David Drew completed his PhD in Biochemistry at Stockholm University in 2005. He was awarded an EMBO long-term post doctorate fellowship in 2006, which he undertook at Imperial College London. In the end of 2009, he started his own research group at the Imperial College. Back at Stockholm University, Drew has established a research group which is successfully studying transport proteins in membranes. He has been awarded several national and international awards for his research.

Membrane transporters

All biological cells have to exchange chemical substances with their environment. These exchange processes are done by proteins found in cell membranes. Approximately 30 percent of all genes constitute membrane proteins. These proteins play a huge role in the pharmaceutical industry – approximately more than half of all proteins on a cells surface can be so called “pharmaceutical targets”, they can be utilized in the development of new drugs. This means that three-dimensional structure information about membrane proteins is crucial, but still their expression, the purification and crystallization constitutes a methodological bottleneck. It is in this context that David Drew's research has great significance.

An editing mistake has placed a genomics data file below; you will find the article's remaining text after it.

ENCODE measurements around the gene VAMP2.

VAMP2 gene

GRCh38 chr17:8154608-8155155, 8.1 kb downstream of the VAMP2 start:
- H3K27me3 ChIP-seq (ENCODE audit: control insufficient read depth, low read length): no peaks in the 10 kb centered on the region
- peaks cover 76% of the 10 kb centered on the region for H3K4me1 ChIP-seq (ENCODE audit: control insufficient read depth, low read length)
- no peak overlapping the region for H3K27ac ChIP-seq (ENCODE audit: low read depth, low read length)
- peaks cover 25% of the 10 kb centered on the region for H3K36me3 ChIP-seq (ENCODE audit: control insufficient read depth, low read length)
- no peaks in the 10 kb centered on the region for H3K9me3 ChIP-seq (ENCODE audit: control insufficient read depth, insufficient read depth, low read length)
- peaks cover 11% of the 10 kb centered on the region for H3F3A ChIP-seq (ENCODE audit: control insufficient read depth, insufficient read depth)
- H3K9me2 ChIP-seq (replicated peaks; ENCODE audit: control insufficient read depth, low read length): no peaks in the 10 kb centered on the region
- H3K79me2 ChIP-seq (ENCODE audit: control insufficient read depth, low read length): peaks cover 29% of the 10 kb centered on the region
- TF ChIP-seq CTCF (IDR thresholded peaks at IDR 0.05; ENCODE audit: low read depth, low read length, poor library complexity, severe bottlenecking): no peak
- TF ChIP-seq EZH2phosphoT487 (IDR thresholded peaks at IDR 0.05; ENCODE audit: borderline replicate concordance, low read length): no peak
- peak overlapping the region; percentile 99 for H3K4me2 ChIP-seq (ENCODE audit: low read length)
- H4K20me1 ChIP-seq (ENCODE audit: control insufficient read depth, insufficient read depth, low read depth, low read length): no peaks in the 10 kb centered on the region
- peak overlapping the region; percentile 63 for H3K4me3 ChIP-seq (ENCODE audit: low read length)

The Svedberg Prize is a scientific award, handed out by SFBBM and the Swedish National Committee for Molecular Biosciences to a young and successful, Swedish or foreign, biochemist, working in Sweden.

The award ceremony was held on September 26. David Drew held a lecture about his research at the ceremony.